This week on the Blog, Roger Berkowitz emphasizes the need to restore spaces where freedom can be enjoyed in the Quote of the Week. American poet and writer Sylvia Plath provides this week's Thoughts on Thinking. We look back on a lecture by Philippe Nonet on the history of metaphysical freedom in our Video Archives. And Roger Berkowitz remarks on the needlessly specialized nature of modern humanities scholarship in the Weekend Read.

The Hannah Arendt Center
The Hannah Arendt Center at Bard is a unique institution, offering a marriage of non-partisan politics and the humanities. It serves as an intellectual incubator for engaged thinking and public discussion of the nation's most pressing political and ethical challenges.
25Aug/143

Amor Mundi 8/24/14

Amor Mundi

Hannah Arendt considered calling her magnum opus Amor Mundi: Love of the World. Instead, she settled upon The Human Condition. What is most difficult, Arendt writes, is to love the world as it is, with all the evil and suffering in it. And yet she came to do just that. Loving the world means neither uncritical acceptance nor contemptuous rejection. Above all it means the unwavering facing up to and comprehension of that which is.

Every Sunday, The Hannah Arendt Center Amor Mundi Weekly Newsletter will offer our favorite essays and blog posts from around the web. These essays will help you comprehend the world. And learn to love it.

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The Unnecessary Irrelevance of Modern Philosophy

philosophyCharlie Huenemann takes on the ghettoization of philosophy: "Most academic philosophy departments see themselves primarily as housing a specialized academic discipline, and contributing only incidentally here or there to a university's general education curriculum. The priority needs to be reversed. Frankly, there is little or no need for specialized academic philosophy; if it disappeared overnight, the only ones who would notice would be the practitioners themselves. But on the other hand, despite the occasional iconoclastic polemic saying otherwise, there is a widespread recognition that philosophy provides a valuable contribution to the mind of an educated person, even if the person is not working toward a degree in the field. Philosophy professors need to see their primary job as enriching the mental lives, values, and discourses of non-philosophers. For almost everyone, we should be a side dish rather than the main course. That is where our societal value lies." I've ridden this hobby horse before: "As Hannah Arendt wrote 50 years ago in her essay 'On Violence,' humanities scholars today are better served by being learned and erudite than by seeking to do original research by uncovering some new or forgotten scrap. While such finds can be interesting, they are exceedingly rare and largely insignificant....We should, of course, continue to support scholars, those whose work is to some extent scholarly innovative. But more needed are well-read and thoughtful teachers who can teach widely and write for a general audience.... To say that excessively specialized humanities scholarship today is irrelevant is not to say that the humanities are irrelevant. The humanities are that space in the university system where power does not have the last word, where truth and beauty as well as insight and eccentricity reign supreme and where young people come into contact with the great traditions, writing, and thinking that have made us who we are today. The humanities introduce us to our ancestors and our forebears and acculturate students into their common heritage. It is in the humanities that we learn to judge the good from the bad and thus where we first encounter the basic moral facility for making judgments. It is because the humanities teach taste and judgment that they are absolutely essential to politics. It is even likely that the decline of politics today is profoundly connected to the corruption of the humanities." Read more here.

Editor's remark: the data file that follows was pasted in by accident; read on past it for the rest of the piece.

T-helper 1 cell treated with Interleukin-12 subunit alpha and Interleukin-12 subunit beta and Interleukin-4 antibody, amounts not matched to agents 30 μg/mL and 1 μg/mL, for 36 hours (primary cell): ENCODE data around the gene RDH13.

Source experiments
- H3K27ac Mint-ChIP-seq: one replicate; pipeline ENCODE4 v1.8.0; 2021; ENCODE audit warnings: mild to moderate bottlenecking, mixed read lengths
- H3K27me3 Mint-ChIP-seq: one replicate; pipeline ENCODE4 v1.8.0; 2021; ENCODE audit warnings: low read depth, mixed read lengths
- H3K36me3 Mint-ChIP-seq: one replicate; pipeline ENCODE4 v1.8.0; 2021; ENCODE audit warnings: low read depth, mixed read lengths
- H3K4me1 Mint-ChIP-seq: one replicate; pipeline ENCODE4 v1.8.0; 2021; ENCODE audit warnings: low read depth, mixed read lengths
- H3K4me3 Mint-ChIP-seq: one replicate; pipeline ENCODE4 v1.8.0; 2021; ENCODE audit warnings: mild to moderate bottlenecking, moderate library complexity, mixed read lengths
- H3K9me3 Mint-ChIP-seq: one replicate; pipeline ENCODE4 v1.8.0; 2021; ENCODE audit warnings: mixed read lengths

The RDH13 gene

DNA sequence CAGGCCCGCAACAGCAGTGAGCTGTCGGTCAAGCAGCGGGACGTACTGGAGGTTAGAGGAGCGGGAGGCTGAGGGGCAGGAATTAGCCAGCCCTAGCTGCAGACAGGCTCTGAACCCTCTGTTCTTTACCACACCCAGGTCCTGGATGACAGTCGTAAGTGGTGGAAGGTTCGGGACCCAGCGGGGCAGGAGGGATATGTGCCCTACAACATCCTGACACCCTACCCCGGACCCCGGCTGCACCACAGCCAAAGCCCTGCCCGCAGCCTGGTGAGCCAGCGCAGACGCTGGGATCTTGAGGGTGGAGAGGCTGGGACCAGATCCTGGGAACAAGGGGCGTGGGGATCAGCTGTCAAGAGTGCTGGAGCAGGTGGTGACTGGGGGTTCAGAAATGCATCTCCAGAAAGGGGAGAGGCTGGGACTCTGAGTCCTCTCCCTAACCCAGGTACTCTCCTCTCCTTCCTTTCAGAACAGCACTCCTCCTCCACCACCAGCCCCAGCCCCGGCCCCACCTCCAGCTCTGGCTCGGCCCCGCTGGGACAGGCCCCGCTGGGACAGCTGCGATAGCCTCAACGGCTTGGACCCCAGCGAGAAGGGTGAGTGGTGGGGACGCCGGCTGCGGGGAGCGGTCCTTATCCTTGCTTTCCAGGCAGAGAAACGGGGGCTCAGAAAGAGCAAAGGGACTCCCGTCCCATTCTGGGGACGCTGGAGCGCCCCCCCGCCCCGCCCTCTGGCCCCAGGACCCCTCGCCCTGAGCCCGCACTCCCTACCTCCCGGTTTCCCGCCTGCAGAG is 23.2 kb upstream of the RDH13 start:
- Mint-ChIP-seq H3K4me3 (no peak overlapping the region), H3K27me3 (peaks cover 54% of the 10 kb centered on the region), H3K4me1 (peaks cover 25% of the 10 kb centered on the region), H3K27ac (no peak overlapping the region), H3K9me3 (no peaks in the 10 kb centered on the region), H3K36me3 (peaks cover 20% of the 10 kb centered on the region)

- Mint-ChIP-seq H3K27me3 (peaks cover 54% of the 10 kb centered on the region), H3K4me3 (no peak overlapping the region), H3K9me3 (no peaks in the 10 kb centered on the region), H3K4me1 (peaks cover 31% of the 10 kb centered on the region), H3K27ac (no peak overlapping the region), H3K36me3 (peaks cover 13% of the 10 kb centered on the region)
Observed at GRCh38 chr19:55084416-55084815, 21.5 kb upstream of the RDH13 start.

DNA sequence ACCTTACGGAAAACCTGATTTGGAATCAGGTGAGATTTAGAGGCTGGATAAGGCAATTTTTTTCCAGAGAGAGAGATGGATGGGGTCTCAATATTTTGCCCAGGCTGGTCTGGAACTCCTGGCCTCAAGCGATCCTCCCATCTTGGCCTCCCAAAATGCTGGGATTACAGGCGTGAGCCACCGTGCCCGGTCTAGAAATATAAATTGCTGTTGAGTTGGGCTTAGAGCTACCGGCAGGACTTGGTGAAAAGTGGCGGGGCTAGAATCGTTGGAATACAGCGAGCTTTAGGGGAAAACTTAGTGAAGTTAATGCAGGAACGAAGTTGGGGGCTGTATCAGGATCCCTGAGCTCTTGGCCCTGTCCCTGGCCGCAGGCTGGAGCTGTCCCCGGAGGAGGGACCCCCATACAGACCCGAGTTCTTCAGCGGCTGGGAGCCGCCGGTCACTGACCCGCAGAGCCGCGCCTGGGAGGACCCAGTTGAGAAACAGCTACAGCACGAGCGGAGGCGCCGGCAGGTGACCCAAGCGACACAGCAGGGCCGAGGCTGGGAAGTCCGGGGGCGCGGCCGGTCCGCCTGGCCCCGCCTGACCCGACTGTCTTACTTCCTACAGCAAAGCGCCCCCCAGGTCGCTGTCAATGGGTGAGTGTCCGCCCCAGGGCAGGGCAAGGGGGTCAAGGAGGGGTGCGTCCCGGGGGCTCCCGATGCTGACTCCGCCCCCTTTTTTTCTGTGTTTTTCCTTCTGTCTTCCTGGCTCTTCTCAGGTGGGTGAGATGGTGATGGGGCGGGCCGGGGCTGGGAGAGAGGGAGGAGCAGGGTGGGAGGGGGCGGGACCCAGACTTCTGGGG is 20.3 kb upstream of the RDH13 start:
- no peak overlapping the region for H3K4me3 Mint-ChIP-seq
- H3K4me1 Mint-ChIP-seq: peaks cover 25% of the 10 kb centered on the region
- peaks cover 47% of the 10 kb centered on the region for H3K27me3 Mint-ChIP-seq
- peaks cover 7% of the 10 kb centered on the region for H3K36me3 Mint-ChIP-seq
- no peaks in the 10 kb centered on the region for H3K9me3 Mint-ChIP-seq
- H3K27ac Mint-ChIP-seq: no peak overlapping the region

The Origins of Totalitarianism, II